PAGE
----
Is America really a racist nation? Or does it just seem that way because public remarks against African Americans have recently dominated US headlines?
Nevada rancher Cliven Bundy, 67, became a national hero to right-wing conservatives about two weeks ago, after challenging the federal government over grazing rights and the Bureau of Land Management’s threat to confiscate 500 head of his cattle.
But Bundy’s celebrity lost its luster when he added some controversial remarks about African Americans and slavery at a town hall meeting in Bunkerville, Nevada.
According to the New York Times, Bundy said:
“I want to tell you one more thing I know about the Negro,"…They didn’t have nothing to do. They didn’t have nothing for their kids to do. They didn’t have nothing for their young girls to do,”
“And because they were basically on government subsidy, so now what do they do? They abort their young children, they put their young men in jail, because they never learned how to pick cotton. And I’ve often wondered, are they better off as slaves, picking cotton and having a family life and doing things, or are they better off under government subsidy? They didn’t get no more freedom. They got less freedom.”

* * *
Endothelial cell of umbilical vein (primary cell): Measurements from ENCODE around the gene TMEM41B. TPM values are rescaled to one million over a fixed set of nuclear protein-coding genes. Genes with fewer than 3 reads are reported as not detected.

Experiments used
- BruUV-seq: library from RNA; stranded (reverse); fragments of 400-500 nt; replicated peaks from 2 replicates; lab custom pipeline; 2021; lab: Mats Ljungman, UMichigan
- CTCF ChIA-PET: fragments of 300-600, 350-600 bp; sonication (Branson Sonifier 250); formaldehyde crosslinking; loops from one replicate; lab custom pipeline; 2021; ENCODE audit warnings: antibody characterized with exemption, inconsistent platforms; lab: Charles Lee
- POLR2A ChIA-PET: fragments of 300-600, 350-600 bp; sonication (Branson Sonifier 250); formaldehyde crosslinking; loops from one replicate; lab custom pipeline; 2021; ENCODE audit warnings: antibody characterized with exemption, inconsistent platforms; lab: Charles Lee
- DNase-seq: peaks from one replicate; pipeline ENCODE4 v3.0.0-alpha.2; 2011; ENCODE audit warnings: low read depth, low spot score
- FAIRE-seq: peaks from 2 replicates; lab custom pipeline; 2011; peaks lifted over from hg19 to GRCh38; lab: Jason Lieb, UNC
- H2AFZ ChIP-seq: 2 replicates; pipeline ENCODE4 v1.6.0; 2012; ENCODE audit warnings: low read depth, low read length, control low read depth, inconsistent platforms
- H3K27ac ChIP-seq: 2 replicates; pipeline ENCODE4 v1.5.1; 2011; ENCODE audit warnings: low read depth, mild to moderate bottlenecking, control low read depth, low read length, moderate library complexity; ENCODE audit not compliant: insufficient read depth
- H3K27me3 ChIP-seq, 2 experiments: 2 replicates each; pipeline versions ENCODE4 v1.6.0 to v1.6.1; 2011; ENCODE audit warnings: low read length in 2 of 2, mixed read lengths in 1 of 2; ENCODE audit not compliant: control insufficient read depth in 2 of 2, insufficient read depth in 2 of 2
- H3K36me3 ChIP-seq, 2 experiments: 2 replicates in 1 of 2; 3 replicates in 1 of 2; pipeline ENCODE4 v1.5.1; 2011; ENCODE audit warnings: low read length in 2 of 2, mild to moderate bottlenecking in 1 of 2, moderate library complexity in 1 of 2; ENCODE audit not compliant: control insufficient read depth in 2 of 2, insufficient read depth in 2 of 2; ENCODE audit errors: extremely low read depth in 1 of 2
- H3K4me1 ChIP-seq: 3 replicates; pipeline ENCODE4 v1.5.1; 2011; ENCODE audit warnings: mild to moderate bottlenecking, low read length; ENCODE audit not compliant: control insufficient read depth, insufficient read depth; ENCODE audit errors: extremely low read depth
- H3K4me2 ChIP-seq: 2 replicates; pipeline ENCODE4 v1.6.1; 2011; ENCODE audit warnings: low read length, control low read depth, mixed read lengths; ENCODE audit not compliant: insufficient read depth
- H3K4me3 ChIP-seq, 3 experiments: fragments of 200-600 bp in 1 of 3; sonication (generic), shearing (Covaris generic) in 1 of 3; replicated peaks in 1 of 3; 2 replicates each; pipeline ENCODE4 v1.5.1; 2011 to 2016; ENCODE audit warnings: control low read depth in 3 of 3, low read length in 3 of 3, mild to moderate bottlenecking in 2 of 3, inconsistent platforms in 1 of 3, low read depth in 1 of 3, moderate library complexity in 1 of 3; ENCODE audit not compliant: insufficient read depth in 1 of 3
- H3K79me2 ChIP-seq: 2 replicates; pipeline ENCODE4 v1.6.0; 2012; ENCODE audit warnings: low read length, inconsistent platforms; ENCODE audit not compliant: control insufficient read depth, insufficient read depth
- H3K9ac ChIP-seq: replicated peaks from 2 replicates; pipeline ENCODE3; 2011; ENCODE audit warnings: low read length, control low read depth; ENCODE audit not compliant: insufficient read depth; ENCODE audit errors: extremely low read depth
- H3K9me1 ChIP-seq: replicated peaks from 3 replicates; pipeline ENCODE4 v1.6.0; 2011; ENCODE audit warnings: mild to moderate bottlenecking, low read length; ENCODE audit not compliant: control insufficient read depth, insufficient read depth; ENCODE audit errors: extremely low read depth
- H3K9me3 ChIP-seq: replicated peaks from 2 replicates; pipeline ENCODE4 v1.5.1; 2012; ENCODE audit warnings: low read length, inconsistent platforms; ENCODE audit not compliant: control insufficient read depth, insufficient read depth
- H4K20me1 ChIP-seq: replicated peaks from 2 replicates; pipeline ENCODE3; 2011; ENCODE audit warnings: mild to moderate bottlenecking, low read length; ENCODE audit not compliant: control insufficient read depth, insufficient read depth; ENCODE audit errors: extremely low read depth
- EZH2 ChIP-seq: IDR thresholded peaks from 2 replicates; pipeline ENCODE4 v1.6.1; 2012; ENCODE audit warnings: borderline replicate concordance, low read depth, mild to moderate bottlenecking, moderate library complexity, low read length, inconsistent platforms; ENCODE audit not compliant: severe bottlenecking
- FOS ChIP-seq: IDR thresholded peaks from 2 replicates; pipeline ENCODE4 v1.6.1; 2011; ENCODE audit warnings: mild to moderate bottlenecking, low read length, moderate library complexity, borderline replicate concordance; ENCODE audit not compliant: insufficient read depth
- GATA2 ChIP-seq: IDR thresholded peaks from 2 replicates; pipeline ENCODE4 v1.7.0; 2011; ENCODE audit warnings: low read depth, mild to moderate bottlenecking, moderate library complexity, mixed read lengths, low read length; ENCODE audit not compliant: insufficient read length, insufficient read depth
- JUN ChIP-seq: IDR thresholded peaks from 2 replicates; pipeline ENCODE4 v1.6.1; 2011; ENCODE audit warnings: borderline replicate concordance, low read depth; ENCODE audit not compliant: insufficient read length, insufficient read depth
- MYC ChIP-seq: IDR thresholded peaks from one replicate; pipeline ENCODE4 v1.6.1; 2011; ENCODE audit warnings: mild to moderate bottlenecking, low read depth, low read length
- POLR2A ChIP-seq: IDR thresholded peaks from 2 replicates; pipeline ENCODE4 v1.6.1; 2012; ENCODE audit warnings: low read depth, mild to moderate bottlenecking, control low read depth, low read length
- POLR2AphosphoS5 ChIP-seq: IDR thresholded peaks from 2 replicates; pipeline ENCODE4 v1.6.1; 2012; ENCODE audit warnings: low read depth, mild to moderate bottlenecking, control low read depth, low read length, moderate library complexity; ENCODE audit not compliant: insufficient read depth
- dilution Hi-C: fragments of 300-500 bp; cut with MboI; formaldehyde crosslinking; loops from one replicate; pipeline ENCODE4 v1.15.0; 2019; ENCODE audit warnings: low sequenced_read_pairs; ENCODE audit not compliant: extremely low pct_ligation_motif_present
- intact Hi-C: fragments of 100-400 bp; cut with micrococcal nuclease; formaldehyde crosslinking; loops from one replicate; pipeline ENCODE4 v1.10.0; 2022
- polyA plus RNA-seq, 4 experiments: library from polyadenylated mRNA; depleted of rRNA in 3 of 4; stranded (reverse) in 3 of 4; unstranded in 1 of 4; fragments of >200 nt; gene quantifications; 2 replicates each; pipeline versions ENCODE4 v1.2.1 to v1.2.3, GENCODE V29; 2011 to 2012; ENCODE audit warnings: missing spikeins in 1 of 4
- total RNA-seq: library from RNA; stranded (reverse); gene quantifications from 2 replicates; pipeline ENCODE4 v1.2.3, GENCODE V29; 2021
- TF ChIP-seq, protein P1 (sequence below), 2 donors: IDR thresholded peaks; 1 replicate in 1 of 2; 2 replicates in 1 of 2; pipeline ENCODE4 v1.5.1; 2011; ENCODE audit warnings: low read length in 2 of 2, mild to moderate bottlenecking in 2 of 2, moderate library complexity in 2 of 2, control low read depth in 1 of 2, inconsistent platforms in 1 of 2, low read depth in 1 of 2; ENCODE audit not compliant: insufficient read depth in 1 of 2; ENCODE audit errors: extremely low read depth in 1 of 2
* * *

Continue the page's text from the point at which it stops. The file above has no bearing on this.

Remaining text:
Suggesting that slavery would be a better way of life for anyone demonstrates harsh and backward thinking, as well as a lack of genuine knowledge of the human suffering and torture African Americans were forced to endure as the “property” of white people.
Cliven Bundy is free to speak his mind in our democracy. But just because he can make racist remarks in front of a camera doesn’t mean he should.
Slavery is a painful part of American history that is nothing to be proud of. The fact that there are people like Bundy, who look back at slavery with longing, only proves that racism is still engrained in the minds of some Americans. And it is still nothing to be proud of.
Author’s note: The opinions and commentary included in this report are based on the author’s original reporting and independent analysis of official documents and public information.
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